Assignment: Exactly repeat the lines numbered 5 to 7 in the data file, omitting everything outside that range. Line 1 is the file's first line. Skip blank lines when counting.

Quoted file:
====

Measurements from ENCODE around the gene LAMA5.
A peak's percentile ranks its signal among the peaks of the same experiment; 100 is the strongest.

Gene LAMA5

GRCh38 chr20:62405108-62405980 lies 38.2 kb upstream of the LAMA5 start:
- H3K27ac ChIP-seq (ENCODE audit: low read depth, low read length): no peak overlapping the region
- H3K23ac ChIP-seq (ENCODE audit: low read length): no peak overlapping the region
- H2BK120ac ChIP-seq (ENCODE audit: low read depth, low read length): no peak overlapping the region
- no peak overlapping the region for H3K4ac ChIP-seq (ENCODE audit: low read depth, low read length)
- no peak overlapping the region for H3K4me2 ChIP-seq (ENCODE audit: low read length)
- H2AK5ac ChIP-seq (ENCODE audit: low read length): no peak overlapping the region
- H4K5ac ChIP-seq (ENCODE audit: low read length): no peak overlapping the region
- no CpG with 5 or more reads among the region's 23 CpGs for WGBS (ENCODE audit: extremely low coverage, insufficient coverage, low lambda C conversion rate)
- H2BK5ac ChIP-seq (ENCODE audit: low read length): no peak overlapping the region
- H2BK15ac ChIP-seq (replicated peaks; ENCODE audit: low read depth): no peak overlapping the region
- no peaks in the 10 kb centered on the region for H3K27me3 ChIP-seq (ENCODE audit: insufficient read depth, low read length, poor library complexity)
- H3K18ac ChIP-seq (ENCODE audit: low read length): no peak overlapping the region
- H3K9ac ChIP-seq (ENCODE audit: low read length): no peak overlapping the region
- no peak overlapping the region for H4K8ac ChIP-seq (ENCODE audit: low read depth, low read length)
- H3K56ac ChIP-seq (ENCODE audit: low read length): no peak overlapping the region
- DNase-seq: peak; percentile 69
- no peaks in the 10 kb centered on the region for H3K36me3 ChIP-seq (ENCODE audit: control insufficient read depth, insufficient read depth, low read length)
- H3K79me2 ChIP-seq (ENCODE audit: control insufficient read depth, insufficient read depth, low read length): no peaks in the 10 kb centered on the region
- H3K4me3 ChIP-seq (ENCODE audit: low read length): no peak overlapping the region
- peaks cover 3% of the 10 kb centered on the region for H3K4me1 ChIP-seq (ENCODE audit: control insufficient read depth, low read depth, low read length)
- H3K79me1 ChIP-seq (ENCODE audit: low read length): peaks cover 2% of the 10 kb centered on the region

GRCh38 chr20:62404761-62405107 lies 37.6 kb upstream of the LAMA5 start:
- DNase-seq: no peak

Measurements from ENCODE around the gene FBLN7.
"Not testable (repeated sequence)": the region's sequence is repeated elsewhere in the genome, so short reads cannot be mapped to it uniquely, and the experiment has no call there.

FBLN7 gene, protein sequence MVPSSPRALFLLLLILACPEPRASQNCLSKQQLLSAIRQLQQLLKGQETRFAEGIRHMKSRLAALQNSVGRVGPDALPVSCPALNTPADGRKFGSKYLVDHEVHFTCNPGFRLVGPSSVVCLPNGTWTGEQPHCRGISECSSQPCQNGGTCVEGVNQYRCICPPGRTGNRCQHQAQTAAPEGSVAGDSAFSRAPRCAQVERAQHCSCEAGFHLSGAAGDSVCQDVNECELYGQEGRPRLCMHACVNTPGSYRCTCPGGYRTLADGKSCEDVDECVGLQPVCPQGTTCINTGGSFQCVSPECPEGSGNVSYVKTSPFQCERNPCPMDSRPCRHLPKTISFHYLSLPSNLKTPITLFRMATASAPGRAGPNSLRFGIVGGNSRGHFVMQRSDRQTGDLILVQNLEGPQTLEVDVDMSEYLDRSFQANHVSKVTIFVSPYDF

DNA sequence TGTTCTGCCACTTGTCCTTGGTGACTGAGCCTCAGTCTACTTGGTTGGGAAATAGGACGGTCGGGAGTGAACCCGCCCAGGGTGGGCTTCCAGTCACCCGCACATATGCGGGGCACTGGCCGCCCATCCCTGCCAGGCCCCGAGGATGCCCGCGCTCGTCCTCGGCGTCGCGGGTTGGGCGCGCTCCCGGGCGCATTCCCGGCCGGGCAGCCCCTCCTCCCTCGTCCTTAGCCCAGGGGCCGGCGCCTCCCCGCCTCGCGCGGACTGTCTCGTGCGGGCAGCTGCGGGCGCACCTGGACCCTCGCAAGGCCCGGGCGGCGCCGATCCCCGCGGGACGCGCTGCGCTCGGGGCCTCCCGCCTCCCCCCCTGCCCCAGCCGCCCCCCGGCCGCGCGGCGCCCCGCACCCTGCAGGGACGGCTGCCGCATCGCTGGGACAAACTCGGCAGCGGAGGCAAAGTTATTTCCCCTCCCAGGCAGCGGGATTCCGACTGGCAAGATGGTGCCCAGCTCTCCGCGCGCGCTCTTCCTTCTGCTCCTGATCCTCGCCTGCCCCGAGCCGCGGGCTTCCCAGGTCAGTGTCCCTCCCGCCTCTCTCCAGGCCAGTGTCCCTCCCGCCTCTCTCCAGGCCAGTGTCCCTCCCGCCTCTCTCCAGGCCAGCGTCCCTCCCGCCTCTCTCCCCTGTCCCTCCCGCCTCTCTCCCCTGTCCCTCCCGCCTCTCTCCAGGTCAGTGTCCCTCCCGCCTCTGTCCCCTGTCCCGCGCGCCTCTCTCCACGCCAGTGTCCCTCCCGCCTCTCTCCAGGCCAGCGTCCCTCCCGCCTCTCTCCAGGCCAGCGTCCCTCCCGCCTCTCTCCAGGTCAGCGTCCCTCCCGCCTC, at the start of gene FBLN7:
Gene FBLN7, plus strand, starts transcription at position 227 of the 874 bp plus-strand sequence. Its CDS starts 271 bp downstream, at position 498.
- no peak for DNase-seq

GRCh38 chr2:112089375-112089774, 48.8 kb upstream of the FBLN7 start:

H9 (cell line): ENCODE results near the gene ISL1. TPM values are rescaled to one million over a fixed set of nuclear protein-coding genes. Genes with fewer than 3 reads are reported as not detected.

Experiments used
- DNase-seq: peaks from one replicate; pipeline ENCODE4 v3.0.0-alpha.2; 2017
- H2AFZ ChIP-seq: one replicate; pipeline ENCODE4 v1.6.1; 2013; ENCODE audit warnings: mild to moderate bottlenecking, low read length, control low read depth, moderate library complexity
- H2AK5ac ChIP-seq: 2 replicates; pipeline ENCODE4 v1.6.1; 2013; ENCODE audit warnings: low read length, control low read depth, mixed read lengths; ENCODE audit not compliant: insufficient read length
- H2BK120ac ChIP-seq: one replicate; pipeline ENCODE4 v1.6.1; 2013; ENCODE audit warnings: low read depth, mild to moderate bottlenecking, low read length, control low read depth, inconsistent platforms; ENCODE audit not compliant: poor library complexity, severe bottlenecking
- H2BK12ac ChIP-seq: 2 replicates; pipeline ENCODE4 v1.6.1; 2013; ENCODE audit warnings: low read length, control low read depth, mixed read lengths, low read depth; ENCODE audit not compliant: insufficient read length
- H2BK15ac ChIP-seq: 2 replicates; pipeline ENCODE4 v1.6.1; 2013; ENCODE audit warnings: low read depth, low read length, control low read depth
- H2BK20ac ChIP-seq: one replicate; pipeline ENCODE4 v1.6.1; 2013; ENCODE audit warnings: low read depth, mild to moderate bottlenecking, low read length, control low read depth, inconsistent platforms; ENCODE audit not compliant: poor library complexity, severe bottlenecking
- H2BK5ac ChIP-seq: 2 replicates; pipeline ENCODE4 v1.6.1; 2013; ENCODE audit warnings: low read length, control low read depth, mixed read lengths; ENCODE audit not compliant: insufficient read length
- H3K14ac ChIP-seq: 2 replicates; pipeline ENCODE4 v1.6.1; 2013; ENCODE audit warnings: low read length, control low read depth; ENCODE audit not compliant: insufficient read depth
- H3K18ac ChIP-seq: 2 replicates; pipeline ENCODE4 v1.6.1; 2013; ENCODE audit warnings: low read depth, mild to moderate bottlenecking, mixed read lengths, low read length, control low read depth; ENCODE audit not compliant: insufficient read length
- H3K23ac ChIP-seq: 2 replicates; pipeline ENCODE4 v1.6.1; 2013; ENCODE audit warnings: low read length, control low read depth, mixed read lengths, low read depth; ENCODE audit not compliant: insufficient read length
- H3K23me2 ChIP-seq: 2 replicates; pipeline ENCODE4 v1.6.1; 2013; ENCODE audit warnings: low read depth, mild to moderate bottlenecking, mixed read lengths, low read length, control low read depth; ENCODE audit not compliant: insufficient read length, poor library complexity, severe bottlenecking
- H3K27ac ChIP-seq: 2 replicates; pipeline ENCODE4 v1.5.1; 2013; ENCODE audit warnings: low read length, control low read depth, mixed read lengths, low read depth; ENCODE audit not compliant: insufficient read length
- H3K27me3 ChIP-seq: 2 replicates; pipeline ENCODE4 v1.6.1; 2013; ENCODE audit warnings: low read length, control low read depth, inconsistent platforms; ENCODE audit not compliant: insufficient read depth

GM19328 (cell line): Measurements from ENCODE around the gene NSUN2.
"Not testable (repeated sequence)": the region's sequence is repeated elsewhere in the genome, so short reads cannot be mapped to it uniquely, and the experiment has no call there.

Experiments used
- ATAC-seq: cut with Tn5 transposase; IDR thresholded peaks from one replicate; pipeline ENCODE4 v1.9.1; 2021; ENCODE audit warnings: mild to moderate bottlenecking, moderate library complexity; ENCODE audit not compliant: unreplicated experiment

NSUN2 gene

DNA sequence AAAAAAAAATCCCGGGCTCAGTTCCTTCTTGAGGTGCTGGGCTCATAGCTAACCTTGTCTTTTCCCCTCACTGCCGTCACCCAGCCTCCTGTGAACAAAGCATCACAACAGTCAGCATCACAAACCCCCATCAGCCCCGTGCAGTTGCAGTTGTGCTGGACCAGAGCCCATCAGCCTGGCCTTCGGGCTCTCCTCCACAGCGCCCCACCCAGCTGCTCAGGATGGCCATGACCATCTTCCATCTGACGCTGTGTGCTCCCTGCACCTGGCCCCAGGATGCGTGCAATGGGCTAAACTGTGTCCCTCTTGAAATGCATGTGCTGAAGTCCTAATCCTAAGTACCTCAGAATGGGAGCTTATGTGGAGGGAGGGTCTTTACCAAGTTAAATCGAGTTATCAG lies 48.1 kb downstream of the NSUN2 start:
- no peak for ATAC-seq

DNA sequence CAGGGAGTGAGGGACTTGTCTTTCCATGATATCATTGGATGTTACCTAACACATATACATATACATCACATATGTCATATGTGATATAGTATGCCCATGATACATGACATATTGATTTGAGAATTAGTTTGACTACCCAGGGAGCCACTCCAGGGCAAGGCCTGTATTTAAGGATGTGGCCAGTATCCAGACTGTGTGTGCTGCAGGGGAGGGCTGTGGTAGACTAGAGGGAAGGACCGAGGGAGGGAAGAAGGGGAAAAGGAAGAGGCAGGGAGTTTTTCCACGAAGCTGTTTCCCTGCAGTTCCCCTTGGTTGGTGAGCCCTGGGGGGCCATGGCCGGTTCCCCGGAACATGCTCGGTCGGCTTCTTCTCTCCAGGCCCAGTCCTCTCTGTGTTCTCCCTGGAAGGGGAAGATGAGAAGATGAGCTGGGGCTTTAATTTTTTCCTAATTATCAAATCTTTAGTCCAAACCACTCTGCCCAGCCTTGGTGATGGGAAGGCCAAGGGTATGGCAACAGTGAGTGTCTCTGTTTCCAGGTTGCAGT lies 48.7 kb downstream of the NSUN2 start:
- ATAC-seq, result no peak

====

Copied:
- H3K27ac ChIP-seq (ENCODE audit: low read depth, low read length): no peak overlapping the region
- H3K23ac ChIP-seq (ENCODE audit: low read length): no peak overlapping the region
- H2BK120ac ChIP-seq (ENCODE audit: low read depth, low read length): no peak overlapping the region